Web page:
Mary Strachan Scriver
4 min readNov 10, 2021


When I opened the folder of letters from seminary colleagues, on top was a handful of shocked accounts about a happening in that community. A very small seminary that has since sold its building and dispersed itself, weakening its once umbilical tie to the U of Chicago Div School, the faculty consisted of three professors. The oldest, most scholarly, most benign and diligent, had a son who was a star: a handsome jet pilot with a glorious future. The family was very proud of this young man.

One evening, dressed elegantly to attend a party, the son shot himself and his fiancé. It was devastating. Even those of us who had connections to chaplaincies with Charles Manson or friends who died at Jonesville, were rocked. The main way of coping was to erase that young man. Biographies of the father name three children and note that there may be more. All inquiries are shut down. My speaking of this is disapproved. I may be rebuked.

This strategy of drawing a curtain over ghastly things is partly because of a wrong belief that it will relieve pain and partly because of a wrong belief that when people do such things, they are “bad”, “evil” — we once said “possessed by demons.” So we know very little about the causes, the precursors, or how to keep from emotional collapse. This is particularly familiar among nice middle class families.

When I prowl my family history over the generations, I find similarly erased people. “X had at least Y number of children.” This is the little evasion of mentioning the extra unnamed people. Some of the reaction comes from shame and part comes from fear of blame for not realizing something bad was brewing. There were always a scattering of alcoholics. A new factor has come from the closer study of events previously denied and erased: sexual abuse of children. It’s estimated that as many as one-fifth of boys have suffered and as many as a third of girls. The symptoms persist, even across the generations. Some handle it, some don’t, and some replicate.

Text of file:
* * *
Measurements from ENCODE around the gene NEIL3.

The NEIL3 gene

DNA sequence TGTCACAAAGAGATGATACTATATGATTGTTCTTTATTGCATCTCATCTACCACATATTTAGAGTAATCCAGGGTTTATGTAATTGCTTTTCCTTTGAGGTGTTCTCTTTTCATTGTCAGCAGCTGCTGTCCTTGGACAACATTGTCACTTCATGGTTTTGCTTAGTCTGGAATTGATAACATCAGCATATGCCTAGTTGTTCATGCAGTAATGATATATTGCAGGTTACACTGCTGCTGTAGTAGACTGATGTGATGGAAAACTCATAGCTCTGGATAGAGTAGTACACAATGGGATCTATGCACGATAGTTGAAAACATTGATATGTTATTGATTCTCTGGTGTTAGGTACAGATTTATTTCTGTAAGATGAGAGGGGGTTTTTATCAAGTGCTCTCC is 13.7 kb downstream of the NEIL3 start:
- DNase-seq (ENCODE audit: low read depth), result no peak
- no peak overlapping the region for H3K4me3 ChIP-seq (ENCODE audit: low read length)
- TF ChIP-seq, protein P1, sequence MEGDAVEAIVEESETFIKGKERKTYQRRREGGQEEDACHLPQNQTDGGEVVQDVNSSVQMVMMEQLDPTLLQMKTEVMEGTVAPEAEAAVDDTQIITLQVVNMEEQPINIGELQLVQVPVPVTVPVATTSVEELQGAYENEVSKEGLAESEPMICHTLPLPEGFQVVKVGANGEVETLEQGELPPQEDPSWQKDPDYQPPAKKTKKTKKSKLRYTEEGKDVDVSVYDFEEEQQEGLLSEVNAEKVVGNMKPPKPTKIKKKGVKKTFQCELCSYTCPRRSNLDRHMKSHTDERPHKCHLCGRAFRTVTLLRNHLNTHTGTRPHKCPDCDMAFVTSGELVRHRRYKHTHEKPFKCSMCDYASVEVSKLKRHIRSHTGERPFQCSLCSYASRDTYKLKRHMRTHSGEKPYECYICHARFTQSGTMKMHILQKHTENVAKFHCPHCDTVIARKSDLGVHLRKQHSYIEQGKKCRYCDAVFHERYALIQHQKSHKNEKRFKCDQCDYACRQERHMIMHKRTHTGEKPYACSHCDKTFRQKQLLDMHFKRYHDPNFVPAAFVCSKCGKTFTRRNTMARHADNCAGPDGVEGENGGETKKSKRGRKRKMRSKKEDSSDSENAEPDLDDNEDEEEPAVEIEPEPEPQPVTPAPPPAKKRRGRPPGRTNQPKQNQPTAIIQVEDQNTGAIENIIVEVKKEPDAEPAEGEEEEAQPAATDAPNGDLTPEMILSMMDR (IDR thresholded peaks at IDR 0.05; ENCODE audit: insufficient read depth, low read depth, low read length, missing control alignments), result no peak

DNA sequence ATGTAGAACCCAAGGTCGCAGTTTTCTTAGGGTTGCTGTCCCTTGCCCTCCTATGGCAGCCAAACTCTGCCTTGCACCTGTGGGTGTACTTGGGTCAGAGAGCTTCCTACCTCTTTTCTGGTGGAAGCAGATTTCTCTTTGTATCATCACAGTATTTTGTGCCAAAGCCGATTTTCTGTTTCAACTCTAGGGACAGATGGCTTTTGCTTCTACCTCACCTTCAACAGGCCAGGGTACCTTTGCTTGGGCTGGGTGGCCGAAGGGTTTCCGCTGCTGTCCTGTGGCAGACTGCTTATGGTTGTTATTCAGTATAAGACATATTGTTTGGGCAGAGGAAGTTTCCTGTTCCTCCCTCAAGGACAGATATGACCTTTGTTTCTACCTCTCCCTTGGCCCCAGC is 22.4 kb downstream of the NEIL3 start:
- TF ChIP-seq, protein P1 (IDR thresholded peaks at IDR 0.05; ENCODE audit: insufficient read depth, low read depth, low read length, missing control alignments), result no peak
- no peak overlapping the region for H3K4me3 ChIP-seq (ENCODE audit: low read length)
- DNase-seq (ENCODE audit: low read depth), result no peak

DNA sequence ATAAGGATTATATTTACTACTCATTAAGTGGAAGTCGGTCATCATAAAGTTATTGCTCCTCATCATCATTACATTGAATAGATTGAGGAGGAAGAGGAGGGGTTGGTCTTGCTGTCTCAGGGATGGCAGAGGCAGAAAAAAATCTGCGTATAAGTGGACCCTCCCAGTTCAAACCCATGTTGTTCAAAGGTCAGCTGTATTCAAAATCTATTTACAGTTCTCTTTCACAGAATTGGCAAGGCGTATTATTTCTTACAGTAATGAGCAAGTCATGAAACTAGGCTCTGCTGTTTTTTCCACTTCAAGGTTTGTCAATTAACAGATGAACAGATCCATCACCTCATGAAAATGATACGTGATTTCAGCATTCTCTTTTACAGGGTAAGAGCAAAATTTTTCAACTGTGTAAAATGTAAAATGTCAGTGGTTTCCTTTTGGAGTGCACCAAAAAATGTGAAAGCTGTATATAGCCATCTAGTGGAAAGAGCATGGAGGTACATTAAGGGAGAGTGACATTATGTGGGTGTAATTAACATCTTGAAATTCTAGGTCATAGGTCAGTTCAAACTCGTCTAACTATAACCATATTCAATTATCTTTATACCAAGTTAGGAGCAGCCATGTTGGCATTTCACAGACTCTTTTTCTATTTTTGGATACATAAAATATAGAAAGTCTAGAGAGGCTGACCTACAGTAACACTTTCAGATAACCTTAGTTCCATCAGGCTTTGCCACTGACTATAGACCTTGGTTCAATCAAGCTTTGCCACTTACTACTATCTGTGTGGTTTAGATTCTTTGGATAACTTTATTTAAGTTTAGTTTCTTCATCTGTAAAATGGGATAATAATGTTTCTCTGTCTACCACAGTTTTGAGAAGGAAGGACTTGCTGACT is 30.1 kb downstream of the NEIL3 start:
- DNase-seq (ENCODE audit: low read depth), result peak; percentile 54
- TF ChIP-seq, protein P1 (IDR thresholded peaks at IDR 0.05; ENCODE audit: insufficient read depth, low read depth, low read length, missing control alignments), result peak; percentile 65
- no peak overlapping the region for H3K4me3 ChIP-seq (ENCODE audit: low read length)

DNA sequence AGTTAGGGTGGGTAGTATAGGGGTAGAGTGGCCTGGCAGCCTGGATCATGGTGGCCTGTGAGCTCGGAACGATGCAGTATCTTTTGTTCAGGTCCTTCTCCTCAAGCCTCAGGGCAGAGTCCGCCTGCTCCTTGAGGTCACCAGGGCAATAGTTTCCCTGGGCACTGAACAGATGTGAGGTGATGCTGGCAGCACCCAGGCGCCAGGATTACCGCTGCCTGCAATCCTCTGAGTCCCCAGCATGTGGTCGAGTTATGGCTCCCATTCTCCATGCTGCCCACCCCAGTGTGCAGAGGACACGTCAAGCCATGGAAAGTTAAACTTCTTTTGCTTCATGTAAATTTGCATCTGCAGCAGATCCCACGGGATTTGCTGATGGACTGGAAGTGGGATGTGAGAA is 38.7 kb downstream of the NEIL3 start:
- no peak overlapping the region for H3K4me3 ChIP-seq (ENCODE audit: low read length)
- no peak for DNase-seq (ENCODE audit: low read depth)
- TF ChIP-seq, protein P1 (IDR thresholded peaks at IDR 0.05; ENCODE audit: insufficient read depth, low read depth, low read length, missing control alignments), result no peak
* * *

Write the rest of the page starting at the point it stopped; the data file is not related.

One of my uncles who was erased was a “paranoid schizophrenic” who spent much of his life in institutions. I suspect that his actions account for the anxious character of one cousin and the strong command in that small safe rural place that some strangers should be shut out. Exceptionally pretty young girl cousins seem to be more at risk — on both sides of the marriage families — so it was slow to dawn on me that in the post WWII years when my brothers were little and delinquent boys roamed neighborhoods, one brother had been abused. I remembered puzzling scraps and have always wondered why that brother was “different”, almost hiding from life.

The frankly insane uncle’s affliction was attributed by my mother to his mother, who had other family members with damage. She didn’t know about genetics, but gossip supported inheritance. The effect on that family as a whole, extending through my cousins, has been denial of mental health issues, failure to address them, but the gossip had persisted.

The other relatively “new” dilemma has been senile dementia. Most of my aunts and some uncles have had years of dementia, popularly called “Alzheimers”, before dying. My mother was sane to the end. My father was clearly in trouble by the Sixties because of a head-on car crash with a concussion in 1948. At first he seemed recovered, but over the years he changed. We had not understood this properly until the football players broke their silence. Now it is a concern, not just because of compensation, but also because it raises questions about why a culture would deliberately watch men destroy each other’s brains, becoming so enthusiastic about it as to be nearly cults. (Which are included in some descriptions of dissociation.)

My interest in and pursuit of information about these matters have distressed the family. They avoid me, so to spare them, I have pulled away. Too bad because one tranche in particular has been a tangle of damage and denial that it might help them to unravel some tragedies. Universally, on all sides, both urban and rural, college grads and high school alumni, the emphasis is on presentation and reputation. Few of these folks are church-goers but they have strong concerns about “looking good.” One’s reputation is part of doing well financially, but depending on appearances is also important when things get tough.

Dressing well, having nice manners, knowing important people personally, are all very important to this family. “Creativity” is a dubious enterprise and drugs will get you erased. But somehow we all have a deep aversion to any professional help. Even myself, who knows better and has worked with professionals. Appealing for help with demented relatives, or the management of money or poverty, was never considered. The closest was the uncle who demanded coyote elimination by the government hunter. One of the most outstanding experts on concussion damage was at OHSU in Portland, but we didn’t know it.

My brain damaged brother saw it through assumptions of “crazy” and feared any doctors who might have locked him up. Being accused of being crazy was a means of control and essentially assumed to be “bad” and somehow deliberate.

And yet as the proceeding grind on in Washington, DC. we unveil one nutcase after another, cult members, paranoids, dissociated people committed to tight groups that have lost reality. We elected them. We elected Trump who was a known mafia-attached criminal. Where do sanity and reliable functioning begin except with families and the individuals they support and guide?



Mary Strachan Scriver

Born in Portland when all was calm just before WWII. Educated formally at NU and U of Chicago Div School. Clergy for ten years. Always happy on high prairie.